Government delays planned IR35 reforms until April 2021

Image credit: The Times

Chief treasury secretary Steve Barclay has announced that to help ease the impact of Covid-19 (Coronavirus) on UK business, planned reforms to the off-payroll rules, known as IR35, would be pushed back by one year, despite being confirmed in the Budget 2020 on 11 March.

Speaking on 16 March at a Finance Bill sub-committee in the House of Commons, Barclay confirmed that the changes will instead come into effect on 6 April 2021. 

He said: “This is a deferral in response to the ongoing spread of [Coronavirus] to help businesses and individuals. The government remains committed to reducing this policy to ensure people working like employees but through their own limited company pay the same tax as those directly” 

Stephen Ratcliffe, partner at Baker McKenzie, said: “This is a startling announcement by the government, coming after repeated statements that these reforms would not be postponed. With only a little over two weeks before they are due to take effect, clients of personal service [businesses] can pause their preparations, albeit only temporarily, and focus their attention on more pressing matters.”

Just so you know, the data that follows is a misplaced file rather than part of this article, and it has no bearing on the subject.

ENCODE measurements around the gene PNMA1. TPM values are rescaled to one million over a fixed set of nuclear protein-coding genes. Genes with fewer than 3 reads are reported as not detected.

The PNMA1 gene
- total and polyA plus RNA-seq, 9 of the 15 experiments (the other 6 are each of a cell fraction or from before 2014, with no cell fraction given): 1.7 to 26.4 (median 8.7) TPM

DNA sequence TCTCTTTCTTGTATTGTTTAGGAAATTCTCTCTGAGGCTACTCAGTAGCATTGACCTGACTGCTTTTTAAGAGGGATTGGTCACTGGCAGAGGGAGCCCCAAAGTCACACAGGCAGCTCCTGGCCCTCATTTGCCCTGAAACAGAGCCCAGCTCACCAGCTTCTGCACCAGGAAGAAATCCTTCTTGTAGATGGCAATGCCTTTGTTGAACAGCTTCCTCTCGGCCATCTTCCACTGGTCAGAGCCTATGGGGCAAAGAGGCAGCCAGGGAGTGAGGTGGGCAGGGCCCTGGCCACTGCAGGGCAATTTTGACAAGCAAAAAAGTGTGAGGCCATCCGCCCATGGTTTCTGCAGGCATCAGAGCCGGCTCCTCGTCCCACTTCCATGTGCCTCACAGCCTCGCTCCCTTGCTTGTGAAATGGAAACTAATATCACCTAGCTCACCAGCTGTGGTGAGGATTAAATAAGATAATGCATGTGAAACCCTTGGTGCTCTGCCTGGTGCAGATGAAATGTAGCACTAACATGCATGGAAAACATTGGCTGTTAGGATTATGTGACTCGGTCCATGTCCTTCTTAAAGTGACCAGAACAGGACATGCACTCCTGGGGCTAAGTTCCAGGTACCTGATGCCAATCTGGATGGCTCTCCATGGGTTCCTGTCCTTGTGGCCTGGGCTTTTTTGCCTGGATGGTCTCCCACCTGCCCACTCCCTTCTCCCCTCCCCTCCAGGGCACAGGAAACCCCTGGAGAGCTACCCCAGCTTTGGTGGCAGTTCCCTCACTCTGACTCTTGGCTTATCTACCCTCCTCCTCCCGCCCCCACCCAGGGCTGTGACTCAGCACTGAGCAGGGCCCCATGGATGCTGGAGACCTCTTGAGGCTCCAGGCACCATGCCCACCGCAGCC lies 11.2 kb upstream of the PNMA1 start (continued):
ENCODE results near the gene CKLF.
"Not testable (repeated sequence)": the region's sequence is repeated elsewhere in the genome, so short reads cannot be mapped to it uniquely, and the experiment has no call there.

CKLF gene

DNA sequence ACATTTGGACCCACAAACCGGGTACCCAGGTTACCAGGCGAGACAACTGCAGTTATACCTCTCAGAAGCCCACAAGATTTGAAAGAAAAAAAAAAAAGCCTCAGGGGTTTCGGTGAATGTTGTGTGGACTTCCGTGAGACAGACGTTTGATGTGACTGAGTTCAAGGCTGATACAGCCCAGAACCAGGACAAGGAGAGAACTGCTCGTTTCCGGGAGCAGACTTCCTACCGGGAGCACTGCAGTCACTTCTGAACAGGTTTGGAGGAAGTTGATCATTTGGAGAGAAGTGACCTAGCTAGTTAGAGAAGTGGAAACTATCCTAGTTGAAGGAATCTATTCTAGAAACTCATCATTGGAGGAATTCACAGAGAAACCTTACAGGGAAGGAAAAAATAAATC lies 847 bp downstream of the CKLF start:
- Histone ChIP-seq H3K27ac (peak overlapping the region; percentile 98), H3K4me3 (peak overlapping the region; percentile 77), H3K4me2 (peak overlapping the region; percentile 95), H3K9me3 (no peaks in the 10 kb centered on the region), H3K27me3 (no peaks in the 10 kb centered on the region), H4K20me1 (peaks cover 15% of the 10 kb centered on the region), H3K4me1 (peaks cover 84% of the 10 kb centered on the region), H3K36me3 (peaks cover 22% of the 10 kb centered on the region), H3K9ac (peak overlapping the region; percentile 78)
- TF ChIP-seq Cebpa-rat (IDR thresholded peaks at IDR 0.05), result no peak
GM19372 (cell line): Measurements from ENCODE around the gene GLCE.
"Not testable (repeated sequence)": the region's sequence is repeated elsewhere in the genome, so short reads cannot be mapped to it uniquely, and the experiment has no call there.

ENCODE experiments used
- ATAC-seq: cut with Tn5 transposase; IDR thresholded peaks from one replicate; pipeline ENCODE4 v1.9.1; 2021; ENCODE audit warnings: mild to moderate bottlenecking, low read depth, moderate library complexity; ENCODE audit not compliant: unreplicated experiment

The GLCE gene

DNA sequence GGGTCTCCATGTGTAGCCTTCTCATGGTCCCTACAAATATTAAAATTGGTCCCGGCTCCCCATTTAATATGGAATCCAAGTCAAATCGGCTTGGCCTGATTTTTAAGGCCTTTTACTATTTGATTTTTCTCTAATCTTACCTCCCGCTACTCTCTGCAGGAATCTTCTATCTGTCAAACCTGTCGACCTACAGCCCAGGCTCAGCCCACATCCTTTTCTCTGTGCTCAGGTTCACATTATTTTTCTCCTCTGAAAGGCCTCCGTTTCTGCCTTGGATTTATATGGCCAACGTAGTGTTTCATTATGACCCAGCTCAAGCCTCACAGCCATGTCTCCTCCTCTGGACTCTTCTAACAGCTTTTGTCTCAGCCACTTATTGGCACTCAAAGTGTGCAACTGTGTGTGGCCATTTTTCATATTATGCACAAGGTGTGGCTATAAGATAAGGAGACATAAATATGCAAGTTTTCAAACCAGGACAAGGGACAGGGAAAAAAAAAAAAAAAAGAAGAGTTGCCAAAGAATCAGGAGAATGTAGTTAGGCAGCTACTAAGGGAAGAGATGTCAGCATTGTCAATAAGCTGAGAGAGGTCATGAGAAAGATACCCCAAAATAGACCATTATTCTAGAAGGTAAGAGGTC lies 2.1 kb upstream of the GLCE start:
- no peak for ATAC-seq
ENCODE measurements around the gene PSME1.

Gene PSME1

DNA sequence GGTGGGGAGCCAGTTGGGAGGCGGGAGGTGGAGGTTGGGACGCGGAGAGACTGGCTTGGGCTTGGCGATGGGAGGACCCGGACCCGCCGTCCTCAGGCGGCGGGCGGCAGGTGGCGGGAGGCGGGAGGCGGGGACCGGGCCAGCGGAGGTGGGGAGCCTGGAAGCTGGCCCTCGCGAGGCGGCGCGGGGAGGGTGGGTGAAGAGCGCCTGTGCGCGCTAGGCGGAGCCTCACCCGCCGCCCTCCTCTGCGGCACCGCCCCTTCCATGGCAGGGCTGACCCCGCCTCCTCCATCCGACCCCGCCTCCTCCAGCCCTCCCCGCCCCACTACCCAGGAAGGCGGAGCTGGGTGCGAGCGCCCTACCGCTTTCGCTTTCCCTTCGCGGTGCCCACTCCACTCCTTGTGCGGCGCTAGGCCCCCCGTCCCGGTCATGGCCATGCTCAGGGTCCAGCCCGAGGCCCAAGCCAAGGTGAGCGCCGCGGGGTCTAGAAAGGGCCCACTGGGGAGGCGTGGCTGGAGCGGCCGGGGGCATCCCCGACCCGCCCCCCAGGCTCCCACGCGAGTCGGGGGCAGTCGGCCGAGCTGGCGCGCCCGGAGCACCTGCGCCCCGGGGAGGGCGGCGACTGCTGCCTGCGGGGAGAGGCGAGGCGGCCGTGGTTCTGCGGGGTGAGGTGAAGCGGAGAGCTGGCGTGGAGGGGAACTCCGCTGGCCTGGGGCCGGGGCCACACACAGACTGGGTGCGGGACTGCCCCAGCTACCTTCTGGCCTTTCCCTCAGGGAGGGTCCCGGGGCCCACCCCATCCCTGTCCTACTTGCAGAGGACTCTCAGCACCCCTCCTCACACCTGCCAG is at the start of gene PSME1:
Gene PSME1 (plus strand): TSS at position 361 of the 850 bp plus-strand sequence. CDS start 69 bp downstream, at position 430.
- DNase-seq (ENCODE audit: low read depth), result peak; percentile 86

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David Greenhalgh, partner at Joelson, added: “From the outset, IR35 has been mired in controversy because there is a considerable lack of clarity in both the original legislation and HMRC’s guidelines. Indeed, even HMRC’s own Check Employment Status for Tax (Cest) tool is widely viewed as unfit for purpose and inaccurate, with businesses using the tool reporting they have received indications that IR35 would not apply when it clearly would have.

“The significant economic and social impact of the [Coronavirus] crisis has allowed the government to save face by u-turning on a legislative change that was ill-conceived and rushed through. With this delay, businesses and individuals contracting through an intermediary must take time to familiarise themselves with exactly what is expected of them, when IR35 is eventually introduced to the private sector.”